6. Invite more skin contact with your baby.
    Babies need their skin touched in nurturing and respectful ways every day. Research studies have shown that without human touch, babies cannot thrive and develop fully. Practice singing songs or nursery rhymes while you caresses or massage your baby. Take a few extra minutes during diaper changes or bath time to really express your love through your touch. Skin-to-skin contact with your baby lying on their tummy on top of you while you are lying down is another simple and loving way to get some tummy time in! This is a particular good activity for Dads who may not always have as much skin-to skin contact with their baby. 

  7. Find places in your community to join with other caregivers and babies in social activities.
    Babies are naturally very social creatures and love to be around other babies. There are often many classes and activities for caregivers and babies. Find something that feels good to you. Music classes, parenting classes, baby yoga and baby dance classes may all be good options at a local community center or dance studio. Even just finding a drop-in center to meet and chat to other parents can forge new friendships and also be a welcome break from feeling isolated with your baby.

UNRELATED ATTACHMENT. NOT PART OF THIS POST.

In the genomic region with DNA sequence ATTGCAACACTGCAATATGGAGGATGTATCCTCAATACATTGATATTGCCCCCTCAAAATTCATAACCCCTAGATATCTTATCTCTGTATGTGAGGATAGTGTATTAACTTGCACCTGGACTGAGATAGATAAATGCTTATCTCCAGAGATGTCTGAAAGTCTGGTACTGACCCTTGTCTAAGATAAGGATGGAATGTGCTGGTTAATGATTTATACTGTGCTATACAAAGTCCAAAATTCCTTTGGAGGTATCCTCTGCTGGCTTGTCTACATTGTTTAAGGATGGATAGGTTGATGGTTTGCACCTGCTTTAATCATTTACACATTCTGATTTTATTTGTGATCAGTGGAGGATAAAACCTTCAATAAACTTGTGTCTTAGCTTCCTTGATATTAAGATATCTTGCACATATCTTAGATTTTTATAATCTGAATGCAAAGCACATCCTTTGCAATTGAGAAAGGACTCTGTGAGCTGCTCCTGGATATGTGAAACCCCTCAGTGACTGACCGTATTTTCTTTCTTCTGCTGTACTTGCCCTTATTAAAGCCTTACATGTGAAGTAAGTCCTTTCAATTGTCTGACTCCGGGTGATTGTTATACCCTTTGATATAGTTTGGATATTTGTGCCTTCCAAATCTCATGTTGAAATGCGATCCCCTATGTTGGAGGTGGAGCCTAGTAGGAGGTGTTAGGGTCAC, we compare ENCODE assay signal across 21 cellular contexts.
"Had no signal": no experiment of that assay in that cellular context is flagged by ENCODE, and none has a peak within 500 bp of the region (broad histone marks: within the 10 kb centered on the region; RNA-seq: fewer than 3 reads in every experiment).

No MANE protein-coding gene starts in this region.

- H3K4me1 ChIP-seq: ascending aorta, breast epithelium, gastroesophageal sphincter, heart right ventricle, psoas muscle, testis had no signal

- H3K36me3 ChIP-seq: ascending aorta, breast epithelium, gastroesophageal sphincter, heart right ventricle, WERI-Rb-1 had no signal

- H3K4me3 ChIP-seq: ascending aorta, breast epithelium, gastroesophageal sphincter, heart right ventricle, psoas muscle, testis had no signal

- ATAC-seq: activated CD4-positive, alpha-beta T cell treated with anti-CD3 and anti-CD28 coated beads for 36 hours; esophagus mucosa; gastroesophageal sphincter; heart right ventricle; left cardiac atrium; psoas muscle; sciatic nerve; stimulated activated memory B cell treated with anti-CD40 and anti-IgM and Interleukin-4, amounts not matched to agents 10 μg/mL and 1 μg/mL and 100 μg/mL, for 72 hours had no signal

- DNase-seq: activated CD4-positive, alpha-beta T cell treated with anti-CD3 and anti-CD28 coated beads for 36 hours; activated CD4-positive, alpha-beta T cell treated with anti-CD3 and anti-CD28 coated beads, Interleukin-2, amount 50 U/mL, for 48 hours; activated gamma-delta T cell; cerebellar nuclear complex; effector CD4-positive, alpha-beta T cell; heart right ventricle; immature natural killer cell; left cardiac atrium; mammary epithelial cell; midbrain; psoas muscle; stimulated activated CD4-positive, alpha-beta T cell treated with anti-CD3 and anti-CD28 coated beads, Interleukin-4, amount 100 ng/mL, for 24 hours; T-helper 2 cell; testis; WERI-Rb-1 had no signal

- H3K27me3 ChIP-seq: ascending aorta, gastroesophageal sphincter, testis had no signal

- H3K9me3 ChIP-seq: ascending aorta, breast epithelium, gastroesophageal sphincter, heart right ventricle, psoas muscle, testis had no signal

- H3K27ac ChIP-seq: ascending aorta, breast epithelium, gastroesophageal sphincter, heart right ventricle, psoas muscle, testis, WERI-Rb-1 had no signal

8. Find creative and fun ways to stimulate your baby’s senses. Look around your house for interesting objects to explore and play with your baby. Items to use for tactile (touch) stimulation directly on their skin could include different textures of fabric, feathers, scarves, bumpy plastic toys, metal spoons and wooden blocks. Items to use for auditory (hearing) stimulation can be played out of sight of your baby so that they orient their bodies to the sound. You could include a variety of musical instruments, home made shakers (dried beans in a plastic container), recorded music and other gentle but unusual sound makers (look around your house for interesting items to make sounds with). Stimulation of taste and smell will occur gradually as your baby is able to taste and eat age-appropriate foods.
  9. Take care of yourself.
    Healthy and happy caregivers make for healthier and happier babies. Giving yourself much needed time to rest, exercise, meditate or just unwind with a good book and a cup of tea are all simple ways to maintain balance emotionally and physically.
  10. Set up a routine and stick to it.
    Our busy lives revolve around schedules. Setting up an established routine with your baby not only helps you, it helps your baby to learn what to expect and when. Working with the natural rhythms of your baby’s energy, you can devise a sleep, eat and play schedule that allows for your baby to get what they need and also the structure that you need in order to get your work done and take care of yourself. Finding ways to be flexible within the schedule is necessary and may shift as your baby grows. However, sticking to the overall sequence of activities in your baby’s cycle is important so that you don’t confuse the “I’m hungry cry” with the “I’m totally exhausted meltdown”. Also, as you become aware and focus on your own energy cycle during the day, you can plan your baby’s activity to support your self-care.